Nice day in Michigan

lilrkt

New Member
Well I participated in Operation Good Cheer here today. All the planes from my flight school went down to KPTK and met up with over 50 other planes. They packed every plane full of presents, and groups of planes went to about 15 locations around Michigan and dropped off the presents to a waiting army of volunteers unloading planes. This is all put on by Child and Family Services of Michigan. They do it every year and I think it's a great thing. Planes ranged from a Musketeer, to a Cutlass that I was flying, to a few Citations. All were filled to the gills.

The part that was the most fun for me was the weather here today. We were full IFR with moderate icing going from Flint to Pontiac. Landing there I was sporting about a quarter inch of ice that I chunked off. Our destination turned out to be KHYX in Saginaw. When landing there I chunked off about 1/2 to 3/4 inch of ice. All this for my first time really out on my own in actual IMC. Not a bad experience. After unloading in Saginaw, the weather had broken up and it was a nice short VFR flight back to Flint to put the plane to bed. All the planes that we flew had wo people, but unfortunately the guy flying with me was only a student pilot, not rated in the RG so I had lots of fun on my own with no GPS and a DME that was not working. Had lots of fun though!
 

BlueStreak

New Member
Thats a great program. I work at KAZO and we were supposed to have about 30-40 aircraft coming in today. I'll find out on Monday how many showed up, but I am sure it was alot since the weather was pretty nice. I can just see the smiles on the faces of all those kids receiving those gifts.
 

SteveC

Really?
Staff member
Kudos for helping with a fun and worthwhile cause!
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The part that was the most fun for me was the weather here today. We were full IFR with moderate icing going from Flint to Pontiac. Landing there I was sporting about a quarter inch of ice that I chunked off. Our destination turned out to be KHYX in Saginaw. When landing there I chunked off about 1/2 to 3/4 inch of ice. All this for my first time really out on my own in actual IMC. Not a bad experience.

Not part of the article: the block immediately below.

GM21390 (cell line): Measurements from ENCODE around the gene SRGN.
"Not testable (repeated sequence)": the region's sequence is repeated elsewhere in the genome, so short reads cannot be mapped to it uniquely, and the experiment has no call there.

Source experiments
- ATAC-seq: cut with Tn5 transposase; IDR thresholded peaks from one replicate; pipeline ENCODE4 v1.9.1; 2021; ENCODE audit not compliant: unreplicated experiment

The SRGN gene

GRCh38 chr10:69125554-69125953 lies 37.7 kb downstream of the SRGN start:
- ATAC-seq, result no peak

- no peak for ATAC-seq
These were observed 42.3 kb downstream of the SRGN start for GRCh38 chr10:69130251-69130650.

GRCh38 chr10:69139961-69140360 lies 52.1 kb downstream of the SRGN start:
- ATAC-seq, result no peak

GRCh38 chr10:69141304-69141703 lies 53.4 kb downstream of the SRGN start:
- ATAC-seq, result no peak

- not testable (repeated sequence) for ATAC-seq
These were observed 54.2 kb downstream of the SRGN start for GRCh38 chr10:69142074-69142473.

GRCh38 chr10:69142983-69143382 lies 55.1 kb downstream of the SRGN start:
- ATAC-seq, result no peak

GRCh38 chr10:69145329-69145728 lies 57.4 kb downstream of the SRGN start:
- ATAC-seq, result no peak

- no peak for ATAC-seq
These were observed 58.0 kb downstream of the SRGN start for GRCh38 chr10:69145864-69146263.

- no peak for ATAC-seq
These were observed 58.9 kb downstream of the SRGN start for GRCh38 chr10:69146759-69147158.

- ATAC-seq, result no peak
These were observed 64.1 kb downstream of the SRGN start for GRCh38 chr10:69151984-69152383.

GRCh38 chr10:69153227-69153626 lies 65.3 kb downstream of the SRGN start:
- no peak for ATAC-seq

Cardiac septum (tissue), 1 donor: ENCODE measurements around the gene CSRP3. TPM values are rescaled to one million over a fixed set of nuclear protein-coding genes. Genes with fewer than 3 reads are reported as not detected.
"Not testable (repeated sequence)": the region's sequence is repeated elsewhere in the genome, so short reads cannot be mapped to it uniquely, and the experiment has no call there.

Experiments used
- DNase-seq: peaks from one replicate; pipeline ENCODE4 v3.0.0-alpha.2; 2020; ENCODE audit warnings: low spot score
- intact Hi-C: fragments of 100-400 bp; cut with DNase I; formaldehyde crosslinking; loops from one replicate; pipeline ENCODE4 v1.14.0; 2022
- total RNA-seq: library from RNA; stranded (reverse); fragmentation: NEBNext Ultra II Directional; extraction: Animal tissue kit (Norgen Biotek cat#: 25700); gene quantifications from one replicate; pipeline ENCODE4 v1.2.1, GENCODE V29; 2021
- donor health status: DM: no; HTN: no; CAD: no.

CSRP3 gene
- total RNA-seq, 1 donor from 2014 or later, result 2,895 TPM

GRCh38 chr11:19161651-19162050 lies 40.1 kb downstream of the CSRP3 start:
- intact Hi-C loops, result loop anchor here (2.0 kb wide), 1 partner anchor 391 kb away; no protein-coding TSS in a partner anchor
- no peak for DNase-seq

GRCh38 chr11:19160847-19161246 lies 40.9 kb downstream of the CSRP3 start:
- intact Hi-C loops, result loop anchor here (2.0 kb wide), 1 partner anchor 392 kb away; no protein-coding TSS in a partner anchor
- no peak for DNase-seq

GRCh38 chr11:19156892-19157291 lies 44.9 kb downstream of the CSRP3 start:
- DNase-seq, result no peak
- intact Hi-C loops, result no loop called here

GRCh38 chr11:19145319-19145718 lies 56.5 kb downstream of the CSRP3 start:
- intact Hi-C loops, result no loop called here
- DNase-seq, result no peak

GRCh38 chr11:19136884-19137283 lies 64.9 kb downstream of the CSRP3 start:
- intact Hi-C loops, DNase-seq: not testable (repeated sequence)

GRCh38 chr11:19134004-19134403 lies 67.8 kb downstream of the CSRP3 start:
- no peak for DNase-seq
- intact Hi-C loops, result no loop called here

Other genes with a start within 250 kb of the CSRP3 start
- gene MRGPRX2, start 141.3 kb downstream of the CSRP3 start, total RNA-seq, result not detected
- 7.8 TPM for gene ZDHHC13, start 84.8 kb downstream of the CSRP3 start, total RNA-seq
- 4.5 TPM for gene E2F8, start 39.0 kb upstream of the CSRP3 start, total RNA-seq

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I hope you had some kind of alternate plan available to get out of the icing. Ice in Michigan can load up quicker than you'd believe.

Here are some of the questions that I'd be thinking if I were in your shoes yesterday: How low are the ceilings? Can I get to clear air underneath the clouds, or am I stuck in them until I let down on the approach? Tops are how high? How thick is the layer? How quickly can this plane climb to clear on-top when it's picking up ice at a moderate pace or more? Can I even climb more than a thousand feet with ice accumulating? Where are VFR conditions?

I don't have a big problem with small forays into IFR (possible icing) conditions in planes with no ice equipment only as long as there are safe and quick ways out of potential bad situations. If ya gotta learn about ice, be very,very careful. Take someone with you that has ice experience, and always have an "out".
 

lilrkt

New Member
We thought long and hard about the ice before we even went to the planes. Weh we did go out, it was understood that if there were any problems, were were to turn around and land. We had the owner of the school and head instructor in the first plane followed by six of us in similar Cessnas including two more instructors. We wree as prepared as we could be. Including knowing where tops and bottoms were and communicating locations of layers to eachother and ATC while in flight. It did make me a bit nervous at times but I never felt in danger.
 

EatSleepFly

Well-Known Member
Thats really cool, sounds like an interesting flight! Maybe I can talk the boss into using his plane for that next year.

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Ice in Michigan can load up quicker than you'd believe.


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Heh, ice in any of the Great Lakes is like that. Last week coming back from Detroit, I crossed Lake Erie mostly on top, but had to descend over the lake through about 2600 ft. of clouds. Talk about ice...holy crap. Went from no ice, no clouds north of the lake, to a bunch of mixed ice (1/2 an inch or so) in the couple of minutes that it took to descend through the 2600 ft. or so of cloud that was over the lake. No way I'd have made the flight that way (would've gone around the lake at a lower altitude) if I didn't have a good out, but it wasn't a huge deal because bases were over 1500 AGL, and even if they weren't, I could get back on top and head behind me, where it was clear skies and unlimited vis, then descend and go around the lake where the clouds were higher and thinner and there was reportedly less ice. Ahh...gotta love the Great Lakes in winter time.


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